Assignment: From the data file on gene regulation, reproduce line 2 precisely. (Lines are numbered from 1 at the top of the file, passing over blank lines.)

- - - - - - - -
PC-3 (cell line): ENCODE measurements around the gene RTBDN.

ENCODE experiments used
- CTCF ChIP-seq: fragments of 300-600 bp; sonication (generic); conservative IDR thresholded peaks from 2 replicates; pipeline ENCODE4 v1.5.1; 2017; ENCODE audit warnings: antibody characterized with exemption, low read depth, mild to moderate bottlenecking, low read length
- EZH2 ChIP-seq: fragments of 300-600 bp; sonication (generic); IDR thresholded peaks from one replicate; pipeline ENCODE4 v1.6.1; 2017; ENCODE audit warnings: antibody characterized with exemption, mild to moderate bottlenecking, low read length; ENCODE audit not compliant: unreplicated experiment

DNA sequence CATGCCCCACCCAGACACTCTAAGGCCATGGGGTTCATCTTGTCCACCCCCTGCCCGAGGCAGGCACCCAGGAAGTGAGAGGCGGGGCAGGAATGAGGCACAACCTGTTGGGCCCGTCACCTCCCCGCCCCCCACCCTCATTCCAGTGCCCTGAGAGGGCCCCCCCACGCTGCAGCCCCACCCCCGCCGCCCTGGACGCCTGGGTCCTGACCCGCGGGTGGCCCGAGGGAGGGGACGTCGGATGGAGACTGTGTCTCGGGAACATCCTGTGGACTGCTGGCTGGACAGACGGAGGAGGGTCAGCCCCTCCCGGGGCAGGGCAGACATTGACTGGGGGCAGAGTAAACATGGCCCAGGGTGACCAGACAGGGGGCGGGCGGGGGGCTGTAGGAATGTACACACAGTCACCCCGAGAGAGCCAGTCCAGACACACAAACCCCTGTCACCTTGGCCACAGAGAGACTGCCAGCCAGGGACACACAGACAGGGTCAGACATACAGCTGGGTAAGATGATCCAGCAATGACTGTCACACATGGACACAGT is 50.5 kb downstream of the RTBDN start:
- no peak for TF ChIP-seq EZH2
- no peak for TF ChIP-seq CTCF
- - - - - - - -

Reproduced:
ENCODE experiments used